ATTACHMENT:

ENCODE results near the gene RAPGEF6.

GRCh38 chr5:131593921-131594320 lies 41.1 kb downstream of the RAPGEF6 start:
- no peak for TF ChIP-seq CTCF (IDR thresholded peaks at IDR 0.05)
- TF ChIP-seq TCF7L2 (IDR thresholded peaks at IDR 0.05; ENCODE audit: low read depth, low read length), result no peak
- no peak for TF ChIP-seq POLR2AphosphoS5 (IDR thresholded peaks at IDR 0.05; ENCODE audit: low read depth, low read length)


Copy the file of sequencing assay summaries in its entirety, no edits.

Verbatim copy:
ENCODE results near the gene RAPGEF6.

GRCh38 chr5:131593921-131594320 lies 41.1 kb downstream of the RAPGEF6 start:
- no peak for TF ChIP-seq CTCF (IDR thresholded peaks at IDR 0.05)
- TF ChIP-seq TCF7L2 (IDR thresholded peaks at IDR 0.05; ENCODE audit: low read depth, low read length), result no peak
- no peak for TF ChIP-seq POLR2AphosphoS5 (IDR thresholded peaks at IDR 0.05; ENCODE audit: low read depth, low read length)